Differences Between Push And Pull CDNs


Content delivery networks (CDNs) are most useful when we want to serve static files to our users like CSS, JS, HTML or any image files. It gives better user experience to the user when they frequently access these static content. In this blog, we are going to cover about CDN, benefits of using CDN, types of CDNs and differences between those CDNs.

What is CDN?

Content delivery networks hosts the static content which are being used by all the users all round the world. What kind of content? These could be any static files like CSS, JS, HTML etc. See the below example. Suppose I am developing a web application and I need to use bootstrap css. Then I will use a CDN url.
  1. <head>    
  2.   <title>Bootstrap Example</title>    
  3.   <meta charset="utf-8">    
  4.   <meta name="viewport" content="width=device-width, initial-scale=1">    
  5.   <link rel="stylesheet" href="https://maxcdn.bootstrapcdn.com/bootstrap/3.4.1/css/bootstrap.min.css">    
  6.   <script src="https://ajax.googleapis.com/ajax/libs/jquery/3.5.1/jquery.min.js"></script>    
  7.   <script src="https://maxcdn.bootstrapcdn.com/bootstrap/3.4.1/js/bootstrap.min.js"></script>    
  8. </head>     
In above example, bootstrap css, bootstrap js and jquery js, all these static files we have referenced from CDN instead of providing relative path of our server. If we provide our server's path then each time browser will request to our server and use those files. Assume that the server is in a different region. Then it definitely takes more time to download these files from our server. Let's take an example of a user who is requesting in Japan and the server is in the USA. Then it takes time to load the web page for the application. However, in the case of CDN, if the user is from Japan, then these files might be hosted/cached somewhere close to Japan, like Hong Kong. These files will be served to user quickly.

Advantages of using CDN

  1. Content can be serve fast to the user because packets needs to travel less distance which means faster download.
  2. Our own server can serve other request as these request won't come to our server so its saves overall computing power of our server.
We can also setup our own CDN server However, there are other paid cloud services available in the market Like Amazon's Cloudfront, Azure's Content delivery network service etc. With paid CDNs, generally you are charged by the amount of data transferred from your server to client each month.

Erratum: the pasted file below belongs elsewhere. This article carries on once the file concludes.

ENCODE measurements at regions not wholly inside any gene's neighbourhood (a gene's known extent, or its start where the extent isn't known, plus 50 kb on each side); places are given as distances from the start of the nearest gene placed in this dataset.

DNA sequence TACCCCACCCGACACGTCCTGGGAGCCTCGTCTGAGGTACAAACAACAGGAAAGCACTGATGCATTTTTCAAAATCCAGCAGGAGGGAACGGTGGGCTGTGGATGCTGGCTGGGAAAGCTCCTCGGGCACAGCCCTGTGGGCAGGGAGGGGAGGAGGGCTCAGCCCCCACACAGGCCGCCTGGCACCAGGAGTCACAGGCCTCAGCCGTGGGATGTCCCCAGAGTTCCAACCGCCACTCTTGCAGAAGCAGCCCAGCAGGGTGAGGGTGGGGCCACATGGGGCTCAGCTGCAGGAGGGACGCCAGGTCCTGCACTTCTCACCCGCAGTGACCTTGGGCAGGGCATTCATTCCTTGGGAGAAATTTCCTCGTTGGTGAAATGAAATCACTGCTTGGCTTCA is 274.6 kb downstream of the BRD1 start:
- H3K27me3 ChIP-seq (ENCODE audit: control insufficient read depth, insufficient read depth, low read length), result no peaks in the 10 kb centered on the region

Types of CDNs

Pull CDN
When a user requests any file and it's not available on CDN, then CDN will request those files to your server. CDN will cache these files and then it will serve to user. The first time, the user won't see any much speed, but the next time onwards, as the CDN has already cached that file, it will directly serve the user from the CDN itself.
The problem with this approach is that the first request of the file won't see much of a difference. Another problem with this approach is that as CDN has cached the file, the user won't get the updated file. After the cache expires, when the CDN again is requested to your server, then it will get the updated file from your server. Let's take an example of some JS files being cached for 24 hours in CDNs. If there is new content available on your server for that file, it won't be served and the user will get new content after the cache expires on CDNs.
Push CDN
Instead of pulling the content from your server whenever its needed by CDNs, you will upload the content to CDN beforehand. So CDNs can cache static content and can serve your user.
The problem with this approach is that if you frequently update the content and if your server is already serving other heavy traffic also then this sync might create more trouble than good.
Generally, Pull CDN is is easier to configure than Push CDN. You need to choose either of the CDN types. It's recommended that you keep track of your usage over the first couple of months as well as loading times.